Astronomers have discovered an exoplanet orbiting a star much like the sun, the European Southern Observatory (ESO), located in Chile’s northern desert, said.
Three planets orbiting stars have been discovered in the cluster Messier 67, which contains about 500 stars.
The cluster lies about 2,500 light years away in the constellation of Cancer, where one of the planets orbits a star very similar to our sun, the ESO said in a statement on Wednesday.
“The first planet (of the three) proved to be orbiting a remarkable star. It is one of the most similar solar twins identified so far and is almost identical to the sun. It is the first solar twin in a cluster that has been found to have a planet,” said the statement.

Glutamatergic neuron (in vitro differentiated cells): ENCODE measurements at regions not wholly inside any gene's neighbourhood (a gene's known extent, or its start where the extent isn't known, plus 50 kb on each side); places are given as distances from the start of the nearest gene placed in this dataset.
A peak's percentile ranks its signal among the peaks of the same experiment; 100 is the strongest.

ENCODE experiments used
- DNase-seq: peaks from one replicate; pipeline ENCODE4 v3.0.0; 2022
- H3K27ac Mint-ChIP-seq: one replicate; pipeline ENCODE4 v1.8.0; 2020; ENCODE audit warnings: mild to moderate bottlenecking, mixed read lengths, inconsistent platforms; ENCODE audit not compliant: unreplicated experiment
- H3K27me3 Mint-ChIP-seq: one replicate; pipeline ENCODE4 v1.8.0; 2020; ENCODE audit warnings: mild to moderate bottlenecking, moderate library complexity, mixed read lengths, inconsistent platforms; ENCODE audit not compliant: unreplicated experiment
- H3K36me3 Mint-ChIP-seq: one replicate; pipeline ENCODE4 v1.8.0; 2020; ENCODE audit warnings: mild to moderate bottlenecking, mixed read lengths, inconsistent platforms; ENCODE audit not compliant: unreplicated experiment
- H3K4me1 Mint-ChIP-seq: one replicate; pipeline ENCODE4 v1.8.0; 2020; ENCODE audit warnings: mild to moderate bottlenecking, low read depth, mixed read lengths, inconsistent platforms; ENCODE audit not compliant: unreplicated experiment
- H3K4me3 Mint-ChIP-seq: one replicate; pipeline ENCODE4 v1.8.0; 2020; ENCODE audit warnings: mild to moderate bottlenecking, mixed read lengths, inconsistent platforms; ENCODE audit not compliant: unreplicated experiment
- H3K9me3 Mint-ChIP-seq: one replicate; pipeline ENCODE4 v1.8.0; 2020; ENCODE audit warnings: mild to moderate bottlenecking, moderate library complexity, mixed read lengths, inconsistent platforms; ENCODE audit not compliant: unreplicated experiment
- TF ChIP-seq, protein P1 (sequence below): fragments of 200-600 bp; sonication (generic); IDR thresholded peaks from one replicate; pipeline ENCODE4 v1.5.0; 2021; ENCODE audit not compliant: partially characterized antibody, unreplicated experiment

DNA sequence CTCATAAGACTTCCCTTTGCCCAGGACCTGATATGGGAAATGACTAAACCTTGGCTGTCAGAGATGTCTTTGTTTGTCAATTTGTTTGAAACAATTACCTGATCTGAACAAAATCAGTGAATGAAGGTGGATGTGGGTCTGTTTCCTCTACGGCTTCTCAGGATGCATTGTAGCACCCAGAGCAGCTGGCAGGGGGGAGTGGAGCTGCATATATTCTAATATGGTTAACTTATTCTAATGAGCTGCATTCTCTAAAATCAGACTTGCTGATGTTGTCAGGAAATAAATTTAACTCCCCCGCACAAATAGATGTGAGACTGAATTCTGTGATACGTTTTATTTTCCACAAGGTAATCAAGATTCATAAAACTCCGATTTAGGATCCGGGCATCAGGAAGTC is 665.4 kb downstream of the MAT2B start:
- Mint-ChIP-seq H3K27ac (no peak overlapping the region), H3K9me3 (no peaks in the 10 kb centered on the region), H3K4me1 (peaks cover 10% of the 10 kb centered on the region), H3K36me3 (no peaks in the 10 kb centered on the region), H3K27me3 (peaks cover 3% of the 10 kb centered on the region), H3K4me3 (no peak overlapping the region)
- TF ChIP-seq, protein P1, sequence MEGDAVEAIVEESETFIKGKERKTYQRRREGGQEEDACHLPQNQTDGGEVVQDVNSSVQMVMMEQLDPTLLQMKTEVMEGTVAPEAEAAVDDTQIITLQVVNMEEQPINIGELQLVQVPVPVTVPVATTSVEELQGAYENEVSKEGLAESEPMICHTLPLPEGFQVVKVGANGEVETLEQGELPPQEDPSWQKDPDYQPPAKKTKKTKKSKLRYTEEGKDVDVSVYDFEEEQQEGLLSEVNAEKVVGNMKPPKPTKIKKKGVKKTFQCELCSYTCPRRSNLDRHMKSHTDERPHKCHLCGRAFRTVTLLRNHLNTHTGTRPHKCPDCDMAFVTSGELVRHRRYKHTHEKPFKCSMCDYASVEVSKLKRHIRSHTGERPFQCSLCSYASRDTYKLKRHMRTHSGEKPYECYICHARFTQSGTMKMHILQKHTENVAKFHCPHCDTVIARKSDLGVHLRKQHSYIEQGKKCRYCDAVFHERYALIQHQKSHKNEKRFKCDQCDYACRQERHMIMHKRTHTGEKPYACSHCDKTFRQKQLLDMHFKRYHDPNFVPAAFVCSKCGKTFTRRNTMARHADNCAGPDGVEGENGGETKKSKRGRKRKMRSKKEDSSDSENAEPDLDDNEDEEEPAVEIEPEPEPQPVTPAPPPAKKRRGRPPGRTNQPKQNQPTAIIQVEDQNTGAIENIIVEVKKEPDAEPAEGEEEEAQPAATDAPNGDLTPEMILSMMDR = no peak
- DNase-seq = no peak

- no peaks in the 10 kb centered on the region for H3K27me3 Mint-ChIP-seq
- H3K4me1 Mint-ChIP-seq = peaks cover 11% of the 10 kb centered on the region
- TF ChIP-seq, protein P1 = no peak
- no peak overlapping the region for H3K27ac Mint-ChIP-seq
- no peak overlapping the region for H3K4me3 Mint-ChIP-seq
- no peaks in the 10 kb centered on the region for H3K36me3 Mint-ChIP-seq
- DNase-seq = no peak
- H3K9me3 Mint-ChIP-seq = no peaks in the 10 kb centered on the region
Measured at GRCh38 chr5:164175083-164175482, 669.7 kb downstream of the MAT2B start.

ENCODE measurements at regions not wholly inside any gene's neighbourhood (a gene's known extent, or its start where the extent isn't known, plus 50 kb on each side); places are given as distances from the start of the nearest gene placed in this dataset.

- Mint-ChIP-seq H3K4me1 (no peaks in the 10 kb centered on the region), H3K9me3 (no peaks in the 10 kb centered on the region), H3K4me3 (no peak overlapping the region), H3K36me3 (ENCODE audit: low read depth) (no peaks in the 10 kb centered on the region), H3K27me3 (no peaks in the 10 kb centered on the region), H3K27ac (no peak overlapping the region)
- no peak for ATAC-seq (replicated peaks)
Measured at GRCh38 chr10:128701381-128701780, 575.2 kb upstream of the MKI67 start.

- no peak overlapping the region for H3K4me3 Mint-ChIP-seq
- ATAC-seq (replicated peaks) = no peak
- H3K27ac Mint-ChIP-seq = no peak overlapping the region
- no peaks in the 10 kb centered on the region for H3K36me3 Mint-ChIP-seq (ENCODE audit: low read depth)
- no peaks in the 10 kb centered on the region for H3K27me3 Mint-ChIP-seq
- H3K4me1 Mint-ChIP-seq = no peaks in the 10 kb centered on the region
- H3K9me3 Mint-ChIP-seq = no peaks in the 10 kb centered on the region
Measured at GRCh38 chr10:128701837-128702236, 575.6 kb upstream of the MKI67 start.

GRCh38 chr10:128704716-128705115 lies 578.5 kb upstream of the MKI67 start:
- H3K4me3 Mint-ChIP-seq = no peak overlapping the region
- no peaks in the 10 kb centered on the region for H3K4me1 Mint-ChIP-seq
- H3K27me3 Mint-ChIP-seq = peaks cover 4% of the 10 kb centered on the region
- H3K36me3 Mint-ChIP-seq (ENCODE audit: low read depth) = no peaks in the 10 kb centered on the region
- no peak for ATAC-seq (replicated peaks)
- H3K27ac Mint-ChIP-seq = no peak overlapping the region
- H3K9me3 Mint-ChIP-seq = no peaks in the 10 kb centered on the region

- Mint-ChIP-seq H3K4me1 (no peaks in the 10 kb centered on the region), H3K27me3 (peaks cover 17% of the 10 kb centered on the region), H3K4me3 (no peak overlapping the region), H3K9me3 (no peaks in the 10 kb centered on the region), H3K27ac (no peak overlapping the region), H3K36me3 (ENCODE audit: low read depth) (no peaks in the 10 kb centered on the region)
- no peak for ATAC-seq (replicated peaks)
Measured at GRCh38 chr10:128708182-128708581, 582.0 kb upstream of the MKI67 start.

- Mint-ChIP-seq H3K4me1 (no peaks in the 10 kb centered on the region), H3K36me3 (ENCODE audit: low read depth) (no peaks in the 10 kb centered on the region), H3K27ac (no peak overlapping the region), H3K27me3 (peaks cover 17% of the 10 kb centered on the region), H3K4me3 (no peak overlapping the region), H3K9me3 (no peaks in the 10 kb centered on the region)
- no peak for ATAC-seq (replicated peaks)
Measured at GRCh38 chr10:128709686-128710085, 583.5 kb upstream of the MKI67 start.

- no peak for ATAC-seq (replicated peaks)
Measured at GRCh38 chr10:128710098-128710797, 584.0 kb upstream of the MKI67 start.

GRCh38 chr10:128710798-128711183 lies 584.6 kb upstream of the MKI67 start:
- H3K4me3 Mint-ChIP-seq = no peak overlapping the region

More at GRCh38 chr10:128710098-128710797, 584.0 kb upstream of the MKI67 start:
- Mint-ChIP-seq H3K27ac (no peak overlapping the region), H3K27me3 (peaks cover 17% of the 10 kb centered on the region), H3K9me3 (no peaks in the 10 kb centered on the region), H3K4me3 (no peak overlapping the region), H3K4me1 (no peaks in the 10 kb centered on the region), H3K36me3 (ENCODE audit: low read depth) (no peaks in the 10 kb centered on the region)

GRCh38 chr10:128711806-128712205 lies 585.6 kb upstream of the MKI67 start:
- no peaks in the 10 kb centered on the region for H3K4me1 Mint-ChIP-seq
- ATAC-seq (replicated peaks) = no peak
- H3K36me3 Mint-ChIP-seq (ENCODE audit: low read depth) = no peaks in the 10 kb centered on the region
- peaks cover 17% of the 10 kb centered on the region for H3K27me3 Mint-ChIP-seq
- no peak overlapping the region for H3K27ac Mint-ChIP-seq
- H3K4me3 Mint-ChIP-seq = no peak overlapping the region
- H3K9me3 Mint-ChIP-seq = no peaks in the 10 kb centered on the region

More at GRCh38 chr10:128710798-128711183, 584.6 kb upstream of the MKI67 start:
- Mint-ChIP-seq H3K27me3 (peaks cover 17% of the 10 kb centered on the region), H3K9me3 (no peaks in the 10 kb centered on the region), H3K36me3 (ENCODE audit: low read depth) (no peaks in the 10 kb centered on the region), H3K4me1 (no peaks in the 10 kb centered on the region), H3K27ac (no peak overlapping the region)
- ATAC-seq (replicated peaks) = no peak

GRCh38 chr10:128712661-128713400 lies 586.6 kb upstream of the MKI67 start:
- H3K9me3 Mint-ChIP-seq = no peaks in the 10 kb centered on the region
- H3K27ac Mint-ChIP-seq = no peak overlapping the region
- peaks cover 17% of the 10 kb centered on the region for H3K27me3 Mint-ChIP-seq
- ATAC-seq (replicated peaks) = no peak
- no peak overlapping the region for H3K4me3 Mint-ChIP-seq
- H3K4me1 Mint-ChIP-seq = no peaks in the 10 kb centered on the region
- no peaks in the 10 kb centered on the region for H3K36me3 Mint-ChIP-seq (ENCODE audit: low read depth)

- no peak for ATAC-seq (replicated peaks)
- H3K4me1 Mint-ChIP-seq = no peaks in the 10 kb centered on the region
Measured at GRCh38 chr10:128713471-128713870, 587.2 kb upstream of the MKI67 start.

An exoplanet is defined as the planet that orbits stars outside our Solar System.
Despite the fact that more than 1,000 exoplanets have been detected outside the solar system, very few planets have been found so far inside star clusters.
The results were supplemented with observations from several other observatories around the world.
“The team carefully monitored 88 selected stars in Messier 67 over a period of six years to look for the tiny telltale motions of the stars toward and away from the earth that reveal the presence of orbiting planets,” said Anna Brucalassi, the lead author of the study.
“In the Messier 67 star cluster, the stars are all about the same age and composition as the sun. This makes it a perfect laboratory to study how many planets form in such a crowded environment,” added Brucalassi, who works at the Max Planck Institute for Extraterrestrial Physics in Garching, Germany.
The ESO operates three sites in the Atacama desert, 500 km north of Chile’s capital Santiago.